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© 2015 Taylor et al. Background: It is possible that some people who quit smoking experience improved mental health after cessation and therefore remain abstinent, whereas other people who quit may experience worse mental health after cessation and therefore be more likely to relapse to smoking. Thus, in this study we aimed to examine the association between an enduring change in mental health following the cessation period and future risk of relapse. Methods: A secondary analysis of prospective data pooled from five placebo-controlled randomised trials for smoking reduction conducted in Europe, USA and Australia. Change in mental health (SF-36, scored 0-100) was measured from baseline to four months for those who were biologically-validated as point-prevalence abstainers at four month follow-up. Thereafter we assessed whether relapse to smoking by 12 months was more likely in those whose mental health had worsened between baseline and four months compared with those who saw no change or an improvement. Results: After adjustment for baseline mental health and other major covariates, there was no greater tendency to relapse at 12 months for those whose mental health worsened after cessation compared with those who had no change or an improvement. The odds ratio and 95 % confidence interval was 1.01 (0.97 to 1.05). Conclusions: People whose mental health worsens after smoking cessation are at no greater risk of subsequent relapse to smoking than those whose mental health stays the same or improves.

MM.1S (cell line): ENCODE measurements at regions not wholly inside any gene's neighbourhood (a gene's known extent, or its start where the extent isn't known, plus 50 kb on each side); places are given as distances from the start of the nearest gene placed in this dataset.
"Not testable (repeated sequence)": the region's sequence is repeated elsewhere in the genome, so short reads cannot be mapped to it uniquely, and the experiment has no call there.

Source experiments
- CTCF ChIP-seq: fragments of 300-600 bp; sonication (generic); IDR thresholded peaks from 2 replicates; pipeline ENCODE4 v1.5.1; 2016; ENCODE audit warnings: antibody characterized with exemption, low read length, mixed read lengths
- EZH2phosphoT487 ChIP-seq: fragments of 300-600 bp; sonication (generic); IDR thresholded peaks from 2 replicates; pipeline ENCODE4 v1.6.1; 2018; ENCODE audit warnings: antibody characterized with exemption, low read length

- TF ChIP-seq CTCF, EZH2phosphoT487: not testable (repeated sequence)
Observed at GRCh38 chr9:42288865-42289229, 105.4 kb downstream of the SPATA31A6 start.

Original publication




Journal article


BMC Public Health

Publication Date